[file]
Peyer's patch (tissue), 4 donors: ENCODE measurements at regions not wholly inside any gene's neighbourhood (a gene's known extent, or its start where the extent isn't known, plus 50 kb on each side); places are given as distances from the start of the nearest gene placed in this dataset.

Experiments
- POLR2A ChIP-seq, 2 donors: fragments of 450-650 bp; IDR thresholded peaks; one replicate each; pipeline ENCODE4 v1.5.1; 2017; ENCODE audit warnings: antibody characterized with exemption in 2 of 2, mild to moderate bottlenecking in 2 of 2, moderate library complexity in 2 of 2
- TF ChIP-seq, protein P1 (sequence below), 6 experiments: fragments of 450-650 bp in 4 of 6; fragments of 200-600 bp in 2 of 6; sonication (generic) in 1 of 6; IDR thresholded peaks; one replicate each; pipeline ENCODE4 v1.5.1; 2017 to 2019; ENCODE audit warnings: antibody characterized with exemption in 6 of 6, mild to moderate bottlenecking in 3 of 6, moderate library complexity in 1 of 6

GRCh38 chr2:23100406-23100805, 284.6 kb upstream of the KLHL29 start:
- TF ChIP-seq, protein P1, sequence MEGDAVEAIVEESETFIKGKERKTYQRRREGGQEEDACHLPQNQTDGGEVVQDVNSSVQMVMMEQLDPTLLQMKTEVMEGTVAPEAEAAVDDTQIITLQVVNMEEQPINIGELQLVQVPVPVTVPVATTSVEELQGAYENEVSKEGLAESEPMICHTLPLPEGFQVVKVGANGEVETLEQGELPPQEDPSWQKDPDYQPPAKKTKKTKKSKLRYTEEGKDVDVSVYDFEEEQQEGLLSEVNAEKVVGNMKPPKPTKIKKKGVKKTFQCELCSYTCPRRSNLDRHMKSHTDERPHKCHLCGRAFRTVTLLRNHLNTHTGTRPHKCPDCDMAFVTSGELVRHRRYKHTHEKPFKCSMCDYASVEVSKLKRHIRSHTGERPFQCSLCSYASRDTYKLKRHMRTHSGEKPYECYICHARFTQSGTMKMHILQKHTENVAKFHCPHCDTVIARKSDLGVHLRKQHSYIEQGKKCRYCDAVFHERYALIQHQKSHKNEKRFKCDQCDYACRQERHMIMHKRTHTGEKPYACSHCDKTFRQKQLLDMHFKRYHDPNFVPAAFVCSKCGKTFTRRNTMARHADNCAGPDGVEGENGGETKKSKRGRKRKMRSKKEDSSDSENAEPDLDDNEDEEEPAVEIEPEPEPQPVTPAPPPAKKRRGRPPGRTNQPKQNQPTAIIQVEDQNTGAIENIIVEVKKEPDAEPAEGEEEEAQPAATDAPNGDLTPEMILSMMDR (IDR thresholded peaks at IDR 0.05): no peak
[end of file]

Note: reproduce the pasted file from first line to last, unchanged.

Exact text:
Peyer's patch (tissue), 4 donors: ENCODE measurements at regions not wholly inside any gene's neighbourhood (a gene's known extent, or its start where the extent isn't known, plus 50 kb on each side); places are given as distances from the start of the nearest gene placed in this dataset.

Experiments
- POLR2A ChIP-seq, 2 donors: fragments of 450-650 bp; IDR thresholded peaks; one replicate each; pipeline ENCODE4 v1.5.1; 2017; ENCODE audit warnings: antibody characterized with exemption in 2 of 2, mild to moderate bottlenecking in 2 of 2, moderate library complexity in 2 of 2
- TF ChIP-seq, protein P1 (sequence below), 6 experiments: fragments of 450-650 bp in 4 of 6; fragments of 200-600 bp in 2 of 6; sonication (generic) in 1 of 6; IDR thresholded peaks; one replicate each; pipeline ENCODE4 v1.5.1; 2017 to 2019; ENCODE audit warnings: antibody characterized with exemption in 6 of 6, mild to moderate bottlenecking in 3 of 6, moderate library complexity in 1 of 6

GRCh38 chr2:23100406-23100805, 284.6 kb upstream of the KLHL29 start:
- TF ChIP-seq, protein P1, sequence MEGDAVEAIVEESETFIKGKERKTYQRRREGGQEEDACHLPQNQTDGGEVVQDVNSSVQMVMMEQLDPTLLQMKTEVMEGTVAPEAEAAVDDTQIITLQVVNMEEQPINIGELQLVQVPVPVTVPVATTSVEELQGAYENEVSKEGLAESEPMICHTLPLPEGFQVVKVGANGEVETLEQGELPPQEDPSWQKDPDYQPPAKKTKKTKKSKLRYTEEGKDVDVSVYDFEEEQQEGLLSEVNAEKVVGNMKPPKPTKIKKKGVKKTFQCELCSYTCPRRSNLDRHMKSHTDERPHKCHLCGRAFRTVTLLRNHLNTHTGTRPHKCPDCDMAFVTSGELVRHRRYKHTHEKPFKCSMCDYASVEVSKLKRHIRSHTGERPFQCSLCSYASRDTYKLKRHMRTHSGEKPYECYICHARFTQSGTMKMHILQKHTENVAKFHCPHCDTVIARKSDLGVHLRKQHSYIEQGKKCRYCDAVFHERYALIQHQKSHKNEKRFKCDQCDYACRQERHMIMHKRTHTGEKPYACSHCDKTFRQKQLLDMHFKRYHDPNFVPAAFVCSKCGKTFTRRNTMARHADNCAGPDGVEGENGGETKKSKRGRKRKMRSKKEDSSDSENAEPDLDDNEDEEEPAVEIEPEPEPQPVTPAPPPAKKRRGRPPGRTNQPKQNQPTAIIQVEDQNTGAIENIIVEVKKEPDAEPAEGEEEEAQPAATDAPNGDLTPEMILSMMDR (IDR thresholded peaks at IDR 0.05): no peak